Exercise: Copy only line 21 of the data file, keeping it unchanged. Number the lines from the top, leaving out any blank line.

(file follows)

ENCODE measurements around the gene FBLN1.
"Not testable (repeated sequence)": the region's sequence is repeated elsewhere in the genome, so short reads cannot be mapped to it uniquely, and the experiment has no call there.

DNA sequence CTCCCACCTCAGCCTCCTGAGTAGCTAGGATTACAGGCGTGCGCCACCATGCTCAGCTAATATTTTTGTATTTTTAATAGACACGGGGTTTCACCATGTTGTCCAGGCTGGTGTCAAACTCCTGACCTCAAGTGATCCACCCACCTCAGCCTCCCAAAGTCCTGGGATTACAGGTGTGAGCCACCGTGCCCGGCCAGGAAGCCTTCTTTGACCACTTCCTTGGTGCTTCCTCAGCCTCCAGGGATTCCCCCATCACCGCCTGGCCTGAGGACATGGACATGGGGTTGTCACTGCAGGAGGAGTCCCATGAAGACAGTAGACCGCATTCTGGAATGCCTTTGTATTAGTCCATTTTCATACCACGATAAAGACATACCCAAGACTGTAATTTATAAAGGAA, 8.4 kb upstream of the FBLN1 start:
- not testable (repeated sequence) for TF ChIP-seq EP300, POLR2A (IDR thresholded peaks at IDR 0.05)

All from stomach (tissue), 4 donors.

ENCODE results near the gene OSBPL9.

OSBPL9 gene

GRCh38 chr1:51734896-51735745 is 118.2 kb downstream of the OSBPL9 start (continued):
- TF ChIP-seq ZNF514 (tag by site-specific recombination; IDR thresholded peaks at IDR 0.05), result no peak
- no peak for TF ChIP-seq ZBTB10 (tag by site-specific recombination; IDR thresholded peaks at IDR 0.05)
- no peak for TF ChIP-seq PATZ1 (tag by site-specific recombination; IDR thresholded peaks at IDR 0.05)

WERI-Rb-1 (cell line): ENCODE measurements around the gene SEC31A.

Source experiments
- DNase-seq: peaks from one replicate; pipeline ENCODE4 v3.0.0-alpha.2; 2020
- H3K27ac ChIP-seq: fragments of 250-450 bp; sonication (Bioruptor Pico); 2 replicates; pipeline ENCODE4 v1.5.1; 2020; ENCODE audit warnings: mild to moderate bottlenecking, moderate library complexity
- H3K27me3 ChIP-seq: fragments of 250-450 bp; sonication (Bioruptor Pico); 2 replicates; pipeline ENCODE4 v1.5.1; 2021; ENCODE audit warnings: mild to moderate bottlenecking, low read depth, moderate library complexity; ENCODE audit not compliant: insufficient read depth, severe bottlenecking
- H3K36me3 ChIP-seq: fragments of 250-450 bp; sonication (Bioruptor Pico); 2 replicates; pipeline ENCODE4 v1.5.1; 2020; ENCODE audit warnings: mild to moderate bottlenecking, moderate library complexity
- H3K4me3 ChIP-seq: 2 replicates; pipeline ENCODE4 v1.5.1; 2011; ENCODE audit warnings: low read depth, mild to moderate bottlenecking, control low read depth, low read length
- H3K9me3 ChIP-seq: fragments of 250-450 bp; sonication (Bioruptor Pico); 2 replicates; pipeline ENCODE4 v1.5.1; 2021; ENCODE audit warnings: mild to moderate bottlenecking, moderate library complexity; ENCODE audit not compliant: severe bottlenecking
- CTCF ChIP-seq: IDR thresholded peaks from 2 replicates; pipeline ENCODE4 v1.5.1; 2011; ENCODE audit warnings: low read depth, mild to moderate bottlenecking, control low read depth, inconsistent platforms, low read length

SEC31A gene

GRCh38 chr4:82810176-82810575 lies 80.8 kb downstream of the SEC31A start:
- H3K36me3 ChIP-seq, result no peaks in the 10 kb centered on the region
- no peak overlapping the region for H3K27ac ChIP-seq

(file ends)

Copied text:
SEC31A gene